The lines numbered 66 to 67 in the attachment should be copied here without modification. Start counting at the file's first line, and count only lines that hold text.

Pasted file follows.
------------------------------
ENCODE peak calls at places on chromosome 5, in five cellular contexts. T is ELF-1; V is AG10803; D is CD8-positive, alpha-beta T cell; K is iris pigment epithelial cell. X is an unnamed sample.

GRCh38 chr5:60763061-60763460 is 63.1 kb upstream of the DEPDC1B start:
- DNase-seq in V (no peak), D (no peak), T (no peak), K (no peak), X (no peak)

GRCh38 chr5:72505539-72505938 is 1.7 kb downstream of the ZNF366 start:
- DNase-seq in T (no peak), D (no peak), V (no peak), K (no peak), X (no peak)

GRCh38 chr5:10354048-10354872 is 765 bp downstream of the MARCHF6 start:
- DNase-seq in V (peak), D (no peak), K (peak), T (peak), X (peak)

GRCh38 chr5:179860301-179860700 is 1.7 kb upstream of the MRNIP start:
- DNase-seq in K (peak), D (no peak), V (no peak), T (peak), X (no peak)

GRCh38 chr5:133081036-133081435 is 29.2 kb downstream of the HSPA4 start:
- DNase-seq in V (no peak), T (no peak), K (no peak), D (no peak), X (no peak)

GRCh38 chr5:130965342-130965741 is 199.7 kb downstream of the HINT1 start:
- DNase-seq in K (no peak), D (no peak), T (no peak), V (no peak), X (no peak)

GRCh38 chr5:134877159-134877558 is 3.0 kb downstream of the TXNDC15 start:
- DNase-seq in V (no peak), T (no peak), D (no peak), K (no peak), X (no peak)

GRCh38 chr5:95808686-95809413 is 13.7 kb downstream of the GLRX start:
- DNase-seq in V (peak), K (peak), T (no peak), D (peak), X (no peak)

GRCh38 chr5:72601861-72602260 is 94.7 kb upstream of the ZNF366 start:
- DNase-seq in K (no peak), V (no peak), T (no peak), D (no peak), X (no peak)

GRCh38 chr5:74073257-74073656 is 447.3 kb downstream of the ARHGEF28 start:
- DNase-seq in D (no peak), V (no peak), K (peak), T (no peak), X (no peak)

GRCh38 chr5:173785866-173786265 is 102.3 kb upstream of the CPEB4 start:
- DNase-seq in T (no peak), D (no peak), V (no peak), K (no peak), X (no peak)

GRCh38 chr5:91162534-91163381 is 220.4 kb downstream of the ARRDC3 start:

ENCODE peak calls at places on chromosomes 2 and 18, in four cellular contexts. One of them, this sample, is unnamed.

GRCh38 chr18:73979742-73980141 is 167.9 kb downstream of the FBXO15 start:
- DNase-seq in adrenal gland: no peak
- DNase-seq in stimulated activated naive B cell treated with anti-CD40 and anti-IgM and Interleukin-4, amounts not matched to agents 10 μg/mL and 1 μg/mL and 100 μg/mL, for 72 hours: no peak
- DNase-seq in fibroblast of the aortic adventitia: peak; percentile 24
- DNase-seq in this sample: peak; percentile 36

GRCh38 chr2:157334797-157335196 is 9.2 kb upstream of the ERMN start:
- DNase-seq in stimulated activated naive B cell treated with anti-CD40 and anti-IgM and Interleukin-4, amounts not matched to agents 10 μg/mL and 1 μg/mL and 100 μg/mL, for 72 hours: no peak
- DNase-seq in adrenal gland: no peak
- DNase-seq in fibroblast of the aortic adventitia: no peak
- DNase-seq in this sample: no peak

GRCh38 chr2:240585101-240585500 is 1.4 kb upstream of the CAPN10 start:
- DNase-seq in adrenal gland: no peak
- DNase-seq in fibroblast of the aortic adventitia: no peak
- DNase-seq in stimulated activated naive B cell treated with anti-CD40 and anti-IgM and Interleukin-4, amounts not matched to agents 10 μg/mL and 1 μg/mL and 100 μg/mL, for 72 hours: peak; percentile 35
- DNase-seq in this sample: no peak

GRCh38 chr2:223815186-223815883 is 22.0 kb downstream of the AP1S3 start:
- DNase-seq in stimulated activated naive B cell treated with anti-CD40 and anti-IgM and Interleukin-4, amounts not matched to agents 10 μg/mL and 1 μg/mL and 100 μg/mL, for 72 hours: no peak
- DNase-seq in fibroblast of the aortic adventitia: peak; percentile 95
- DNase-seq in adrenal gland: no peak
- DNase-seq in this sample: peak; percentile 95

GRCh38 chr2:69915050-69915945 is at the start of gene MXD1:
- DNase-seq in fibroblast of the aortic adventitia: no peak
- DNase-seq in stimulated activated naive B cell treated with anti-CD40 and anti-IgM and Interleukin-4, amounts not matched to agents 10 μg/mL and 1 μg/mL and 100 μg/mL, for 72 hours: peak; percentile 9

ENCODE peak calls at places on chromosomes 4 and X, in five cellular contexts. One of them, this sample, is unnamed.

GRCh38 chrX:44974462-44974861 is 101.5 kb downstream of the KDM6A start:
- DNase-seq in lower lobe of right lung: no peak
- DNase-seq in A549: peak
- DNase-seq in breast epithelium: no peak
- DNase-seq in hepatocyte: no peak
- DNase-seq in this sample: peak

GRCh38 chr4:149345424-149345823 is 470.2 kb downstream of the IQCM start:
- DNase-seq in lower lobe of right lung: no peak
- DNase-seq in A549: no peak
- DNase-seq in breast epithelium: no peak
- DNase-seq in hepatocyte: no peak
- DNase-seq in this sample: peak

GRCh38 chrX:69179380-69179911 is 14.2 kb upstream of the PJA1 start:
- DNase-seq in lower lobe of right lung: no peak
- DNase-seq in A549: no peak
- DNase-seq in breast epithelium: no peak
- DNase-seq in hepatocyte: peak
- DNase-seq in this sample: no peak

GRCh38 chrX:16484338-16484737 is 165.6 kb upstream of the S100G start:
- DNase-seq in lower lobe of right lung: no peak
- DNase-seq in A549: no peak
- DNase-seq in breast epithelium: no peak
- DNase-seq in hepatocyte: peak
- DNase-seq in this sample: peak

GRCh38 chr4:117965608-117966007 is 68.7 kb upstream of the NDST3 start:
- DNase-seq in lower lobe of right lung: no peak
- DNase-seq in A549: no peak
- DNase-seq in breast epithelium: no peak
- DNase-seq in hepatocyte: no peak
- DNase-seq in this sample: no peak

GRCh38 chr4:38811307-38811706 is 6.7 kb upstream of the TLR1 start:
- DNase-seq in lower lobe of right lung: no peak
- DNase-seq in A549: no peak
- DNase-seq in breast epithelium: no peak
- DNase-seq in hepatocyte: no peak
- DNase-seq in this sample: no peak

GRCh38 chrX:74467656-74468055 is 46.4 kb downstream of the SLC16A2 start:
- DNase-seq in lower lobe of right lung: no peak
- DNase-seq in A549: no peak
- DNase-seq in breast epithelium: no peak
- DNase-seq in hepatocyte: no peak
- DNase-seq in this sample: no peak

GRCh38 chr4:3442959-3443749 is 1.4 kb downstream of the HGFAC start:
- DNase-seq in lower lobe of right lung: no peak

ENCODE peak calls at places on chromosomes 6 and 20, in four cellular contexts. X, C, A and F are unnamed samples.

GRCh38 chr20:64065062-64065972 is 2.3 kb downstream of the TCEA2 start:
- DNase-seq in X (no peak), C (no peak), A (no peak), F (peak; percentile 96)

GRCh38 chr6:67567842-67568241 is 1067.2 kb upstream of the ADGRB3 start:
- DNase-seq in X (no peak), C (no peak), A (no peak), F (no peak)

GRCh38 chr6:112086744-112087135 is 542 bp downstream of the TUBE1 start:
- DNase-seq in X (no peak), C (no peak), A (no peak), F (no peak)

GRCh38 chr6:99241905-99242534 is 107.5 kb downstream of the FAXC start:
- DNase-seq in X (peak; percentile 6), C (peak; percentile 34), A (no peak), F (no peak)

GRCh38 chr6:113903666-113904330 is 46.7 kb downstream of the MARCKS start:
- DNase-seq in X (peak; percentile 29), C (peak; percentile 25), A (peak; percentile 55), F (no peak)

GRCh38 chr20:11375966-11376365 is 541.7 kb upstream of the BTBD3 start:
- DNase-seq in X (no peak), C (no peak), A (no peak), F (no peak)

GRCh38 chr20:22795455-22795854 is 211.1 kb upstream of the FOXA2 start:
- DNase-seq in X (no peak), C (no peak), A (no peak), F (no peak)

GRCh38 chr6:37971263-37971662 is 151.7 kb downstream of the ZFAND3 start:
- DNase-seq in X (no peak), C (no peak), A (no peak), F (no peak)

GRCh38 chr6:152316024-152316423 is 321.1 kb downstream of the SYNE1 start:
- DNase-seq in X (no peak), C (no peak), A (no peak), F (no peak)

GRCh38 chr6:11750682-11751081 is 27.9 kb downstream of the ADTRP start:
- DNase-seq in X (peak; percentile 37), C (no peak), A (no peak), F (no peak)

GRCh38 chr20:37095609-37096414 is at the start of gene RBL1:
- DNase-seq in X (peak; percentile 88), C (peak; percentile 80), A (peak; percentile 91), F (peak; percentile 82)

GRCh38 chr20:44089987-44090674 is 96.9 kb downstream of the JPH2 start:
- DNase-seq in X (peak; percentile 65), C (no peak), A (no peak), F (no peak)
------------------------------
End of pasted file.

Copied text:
- DNase-seq in hepatocyte: peak
- DNase-seq in this sample: no peak